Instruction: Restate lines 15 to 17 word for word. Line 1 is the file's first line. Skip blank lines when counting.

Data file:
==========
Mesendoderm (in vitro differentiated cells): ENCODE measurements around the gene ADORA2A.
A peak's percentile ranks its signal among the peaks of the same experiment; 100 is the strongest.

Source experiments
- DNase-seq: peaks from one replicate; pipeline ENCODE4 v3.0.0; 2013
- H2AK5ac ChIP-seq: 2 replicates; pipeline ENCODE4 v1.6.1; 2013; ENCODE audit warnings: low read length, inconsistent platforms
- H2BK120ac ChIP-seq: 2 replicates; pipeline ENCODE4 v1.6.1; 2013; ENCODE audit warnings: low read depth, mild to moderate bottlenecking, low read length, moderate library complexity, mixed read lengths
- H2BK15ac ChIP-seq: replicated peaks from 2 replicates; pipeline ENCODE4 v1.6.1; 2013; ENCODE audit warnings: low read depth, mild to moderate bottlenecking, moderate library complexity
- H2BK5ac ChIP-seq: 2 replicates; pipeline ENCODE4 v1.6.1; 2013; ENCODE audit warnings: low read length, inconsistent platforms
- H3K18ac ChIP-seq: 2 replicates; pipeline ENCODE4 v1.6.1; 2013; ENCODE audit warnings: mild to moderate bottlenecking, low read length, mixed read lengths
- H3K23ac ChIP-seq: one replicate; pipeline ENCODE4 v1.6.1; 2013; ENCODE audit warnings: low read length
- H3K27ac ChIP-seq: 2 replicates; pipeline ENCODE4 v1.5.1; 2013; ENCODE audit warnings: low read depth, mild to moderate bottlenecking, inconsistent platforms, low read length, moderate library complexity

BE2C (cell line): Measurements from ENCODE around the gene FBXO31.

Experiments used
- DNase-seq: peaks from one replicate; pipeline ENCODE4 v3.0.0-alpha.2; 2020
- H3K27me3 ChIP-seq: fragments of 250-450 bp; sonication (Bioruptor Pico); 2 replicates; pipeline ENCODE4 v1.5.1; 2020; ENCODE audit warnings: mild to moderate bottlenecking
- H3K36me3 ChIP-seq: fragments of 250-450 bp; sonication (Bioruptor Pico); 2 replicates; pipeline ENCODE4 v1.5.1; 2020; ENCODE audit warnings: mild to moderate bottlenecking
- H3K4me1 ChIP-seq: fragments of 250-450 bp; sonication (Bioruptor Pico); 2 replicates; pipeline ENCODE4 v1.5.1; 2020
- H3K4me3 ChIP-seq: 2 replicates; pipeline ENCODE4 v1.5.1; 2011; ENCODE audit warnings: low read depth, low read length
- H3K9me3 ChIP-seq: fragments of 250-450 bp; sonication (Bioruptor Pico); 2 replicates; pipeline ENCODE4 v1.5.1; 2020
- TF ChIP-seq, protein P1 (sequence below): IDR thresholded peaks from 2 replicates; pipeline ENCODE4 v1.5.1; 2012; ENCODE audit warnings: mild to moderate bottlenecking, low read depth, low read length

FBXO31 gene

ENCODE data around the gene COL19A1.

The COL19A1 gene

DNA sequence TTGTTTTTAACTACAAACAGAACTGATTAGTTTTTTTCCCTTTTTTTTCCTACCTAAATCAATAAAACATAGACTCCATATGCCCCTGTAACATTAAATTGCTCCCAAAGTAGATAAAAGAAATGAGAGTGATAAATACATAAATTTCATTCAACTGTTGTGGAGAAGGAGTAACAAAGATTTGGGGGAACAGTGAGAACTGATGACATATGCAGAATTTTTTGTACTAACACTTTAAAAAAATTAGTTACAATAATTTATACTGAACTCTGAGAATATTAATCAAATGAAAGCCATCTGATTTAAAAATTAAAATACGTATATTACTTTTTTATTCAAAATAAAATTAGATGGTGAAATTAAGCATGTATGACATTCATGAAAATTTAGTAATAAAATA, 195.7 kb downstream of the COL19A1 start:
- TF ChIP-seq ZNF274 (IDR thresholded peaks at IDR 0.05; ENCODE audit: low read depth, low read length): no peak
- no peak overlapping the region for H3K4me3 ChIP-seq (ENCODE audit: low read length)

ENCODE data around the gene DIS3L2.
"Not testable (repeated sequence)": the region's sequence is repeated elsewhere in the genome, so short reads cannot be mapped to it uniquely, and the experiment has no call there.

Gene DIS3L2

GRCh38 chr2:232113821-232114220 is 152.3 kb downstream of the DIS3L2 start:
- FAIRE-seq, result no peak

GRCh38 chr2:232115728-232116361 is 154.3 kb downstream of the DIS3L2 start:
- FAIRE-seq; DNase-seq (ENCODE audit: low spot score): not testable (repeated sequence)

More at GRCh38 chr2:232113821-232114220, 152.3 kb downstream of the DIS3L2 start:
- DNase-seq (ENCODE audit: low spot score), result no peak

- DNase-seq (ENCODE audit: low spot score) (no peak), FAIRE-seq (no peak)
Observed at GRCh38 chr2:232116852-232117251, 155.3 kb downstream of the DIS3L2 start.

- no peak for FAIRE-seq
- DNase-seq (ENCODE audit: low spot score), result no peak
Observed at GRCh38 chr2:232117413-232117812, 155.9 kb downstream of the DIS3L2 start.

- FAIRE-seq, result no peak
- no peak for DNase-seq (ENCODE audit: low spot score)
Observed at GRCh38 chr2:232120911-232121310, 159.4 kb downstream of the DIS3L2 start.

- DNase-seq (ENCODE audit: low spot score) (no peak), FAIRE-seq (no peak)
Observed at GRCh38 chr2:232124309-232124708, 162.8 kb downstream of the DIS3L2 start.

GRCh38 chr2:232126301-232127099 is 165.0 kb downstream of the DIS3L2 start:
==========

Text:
- H3K27me3 ChIP-seq: fragments of 250-450 bp; sonication (Bioruptor Pico); 2 replicates; pipeline ENCODE4 v1.5.1; 2020; ENCODE audit warnings: mild to moderate bottlenecking
- H3K36me3 ChIP-seq: fragments of 250-450 bp; sonication (Bioruptor Pico); 2 replicates; pipeline ENCODE4 v1.5.1; 2020; ENCODE audit warnings: mild to moderate bottlenecking
- H3K4me1 ChIP-seq: fragments of 250-450 bp; sonication (Bioruptor Pico); 2 replicates; pipeline ENCODE4 v1.5.1; 2020